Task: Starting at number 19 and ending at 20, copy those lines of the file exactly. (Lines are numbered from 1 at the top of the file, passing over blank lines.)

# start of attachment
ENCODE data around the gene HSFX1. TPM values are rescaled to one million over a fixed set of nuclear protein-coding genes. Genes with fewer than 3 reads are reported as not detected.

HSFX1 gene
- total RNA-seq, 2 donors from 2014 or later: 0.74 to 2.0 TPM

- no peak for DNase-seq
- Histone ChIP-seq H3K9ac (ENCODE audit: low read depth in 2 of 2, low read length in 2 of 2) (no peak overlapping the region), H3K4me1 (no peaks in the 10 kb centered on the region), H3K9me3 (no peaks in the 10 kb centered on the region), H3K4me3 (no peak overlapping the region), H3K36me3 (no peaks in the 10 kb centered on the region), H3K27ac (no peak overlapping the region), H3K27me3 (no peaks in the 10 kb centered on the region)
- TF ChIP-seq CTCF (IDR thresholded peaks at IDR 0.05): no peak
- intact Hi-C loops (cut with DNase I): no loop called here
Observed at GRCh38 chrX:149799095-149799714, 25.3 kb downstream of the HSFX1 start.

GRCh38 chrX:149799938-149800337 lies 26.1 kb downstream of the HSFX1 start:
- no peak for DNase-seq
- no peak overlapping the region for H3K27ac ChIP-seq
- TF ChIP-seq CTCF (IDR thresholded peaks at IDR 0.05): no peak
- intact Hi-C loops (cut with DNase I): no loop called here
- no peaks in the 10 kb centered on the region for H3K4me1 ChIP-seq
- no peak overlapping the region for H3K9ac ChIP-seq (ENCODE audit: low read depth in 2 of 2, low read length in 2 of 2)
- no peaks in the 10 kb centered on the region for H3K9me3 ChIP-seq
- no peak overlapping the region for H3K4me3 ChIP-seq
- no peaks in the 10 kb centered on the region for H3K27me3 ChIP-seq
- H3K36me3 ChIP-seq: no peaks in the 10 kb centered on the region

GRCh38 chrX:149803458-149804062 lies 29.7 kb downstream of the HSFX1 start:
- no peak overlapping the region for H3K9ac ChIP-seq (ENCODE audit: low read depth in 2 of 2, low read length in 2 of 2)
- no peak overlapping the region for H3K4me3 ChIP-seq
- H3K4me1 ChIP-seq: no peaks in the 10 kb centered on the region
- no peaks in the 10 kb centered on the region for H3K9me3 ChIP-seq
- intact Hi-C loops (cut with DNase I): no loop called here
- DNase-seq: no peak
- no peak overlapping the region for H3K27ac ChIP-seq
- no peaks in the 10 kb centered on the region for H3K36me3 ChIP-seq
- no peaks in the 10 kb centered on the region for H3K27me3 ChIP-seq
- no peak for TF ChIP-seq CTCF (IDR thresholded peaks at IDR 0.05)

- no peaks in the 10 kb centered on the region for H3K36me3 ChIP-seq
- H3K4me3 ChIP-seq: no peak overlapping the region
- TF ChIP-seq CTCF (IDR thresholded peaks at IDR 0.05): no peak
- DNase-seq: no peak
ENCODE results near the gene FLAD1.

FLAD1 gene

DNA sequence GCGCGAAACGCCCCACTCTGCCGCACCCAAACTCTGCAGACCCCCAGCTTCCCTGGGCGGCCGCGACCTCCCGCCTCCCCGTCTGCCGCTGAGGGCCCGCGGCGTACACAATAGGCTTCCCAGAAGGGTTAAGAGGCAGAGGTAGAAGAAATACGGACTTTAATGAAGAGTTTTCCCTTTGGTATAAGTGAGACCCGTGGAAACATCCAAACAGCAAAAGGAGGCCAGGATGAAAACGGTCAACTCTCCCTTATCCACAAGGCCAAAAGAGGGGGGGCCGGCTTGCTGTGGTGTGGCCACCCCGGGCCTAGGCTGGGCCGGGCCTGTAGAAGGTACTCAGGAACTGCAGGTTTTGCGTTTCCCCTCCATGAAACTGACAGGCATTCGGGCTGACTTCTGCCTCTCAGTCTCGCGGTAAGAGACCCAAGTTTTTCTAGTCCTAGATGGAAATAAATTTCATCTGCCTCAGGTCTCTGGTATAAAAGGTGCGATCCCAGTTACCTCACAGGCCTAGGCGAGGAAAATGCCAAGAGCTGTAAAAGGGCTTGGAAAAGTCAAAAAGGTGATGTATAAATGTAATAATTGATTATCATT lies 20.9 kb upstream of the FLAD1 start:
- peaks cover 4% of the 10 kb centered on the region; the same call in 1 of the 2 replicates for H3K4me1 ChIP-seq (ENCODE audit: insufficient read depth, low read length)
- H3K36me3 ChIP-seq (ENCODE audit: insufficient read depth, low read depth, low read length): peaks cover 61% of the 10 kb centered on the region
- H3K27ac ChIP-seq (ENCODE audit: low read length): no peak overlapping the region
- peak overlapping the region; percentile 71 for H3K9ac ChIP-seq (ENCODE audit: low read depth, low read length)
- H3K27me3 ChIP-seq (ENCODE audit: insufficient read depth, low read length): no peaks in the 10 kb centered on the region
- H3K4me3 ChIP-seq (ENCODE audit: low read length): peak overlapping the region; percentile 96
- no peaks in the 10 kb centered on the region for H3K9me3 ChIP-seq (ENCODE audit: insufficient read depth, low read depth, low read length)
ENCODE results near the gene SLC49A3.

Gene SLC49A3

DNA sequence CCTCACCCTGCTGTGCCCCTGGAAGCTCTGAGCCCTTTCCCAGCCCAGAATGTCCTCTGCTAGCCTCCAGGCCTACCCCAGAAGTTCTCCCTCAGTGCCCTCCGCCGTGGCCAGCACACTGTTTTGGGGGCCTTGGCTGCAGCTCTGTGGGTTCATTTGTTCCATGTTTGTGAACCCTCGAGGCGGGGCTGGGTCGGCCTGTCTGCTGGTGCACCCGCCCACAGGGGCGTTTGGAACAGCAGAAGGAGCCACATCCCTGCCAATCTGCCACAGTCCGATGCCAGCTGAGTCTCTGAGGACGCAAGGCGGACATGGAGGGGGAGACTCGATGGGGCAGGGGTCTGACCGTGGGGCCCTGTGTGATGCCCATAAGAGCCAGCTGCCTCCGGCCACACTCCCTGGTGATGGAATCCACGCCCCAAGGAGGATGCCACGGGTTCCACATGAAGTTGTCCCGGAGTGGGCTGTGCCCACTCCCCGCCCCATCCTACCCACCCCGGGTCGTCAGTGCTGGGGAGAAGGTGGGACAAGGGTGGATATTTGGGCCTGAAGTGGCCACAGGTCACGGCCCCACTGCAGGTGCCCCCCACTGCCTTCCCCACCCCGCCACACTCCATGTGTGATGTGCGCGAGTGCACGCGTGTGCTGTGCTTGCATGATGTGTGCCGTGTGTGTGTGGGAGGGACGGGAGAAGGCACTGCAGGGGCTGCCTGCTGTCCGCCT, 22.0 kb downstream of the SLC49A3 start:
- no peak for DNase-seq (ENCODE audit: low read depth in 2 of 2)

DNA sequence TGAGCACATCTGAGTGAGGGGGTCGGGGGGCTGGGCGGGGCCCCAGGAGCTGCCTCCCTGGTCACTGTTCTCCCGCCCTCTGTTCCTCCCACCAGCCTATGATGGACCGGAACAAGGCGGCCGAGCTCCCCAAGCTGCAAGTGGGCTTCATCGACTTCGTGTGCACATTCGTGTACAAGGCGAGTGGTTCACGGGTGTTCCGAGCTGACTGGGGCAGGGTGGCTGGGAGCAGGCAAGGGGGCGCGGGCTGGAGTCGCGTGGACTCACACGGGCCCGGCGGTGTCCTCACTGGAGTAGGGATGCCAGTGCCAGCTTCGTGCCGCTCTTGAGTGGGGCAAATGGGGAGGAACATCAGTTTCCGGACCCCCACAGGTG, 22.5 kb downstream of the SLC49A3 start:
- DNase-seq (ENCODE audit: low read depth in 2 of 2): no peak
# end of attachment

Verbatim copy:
- H3K36me3 ChIP-seq: no peaks in the 10 kb centered on the region

GRCh38 chrX:149803458-149804062 lies 29.7 kb downstream of the HSFX1 start: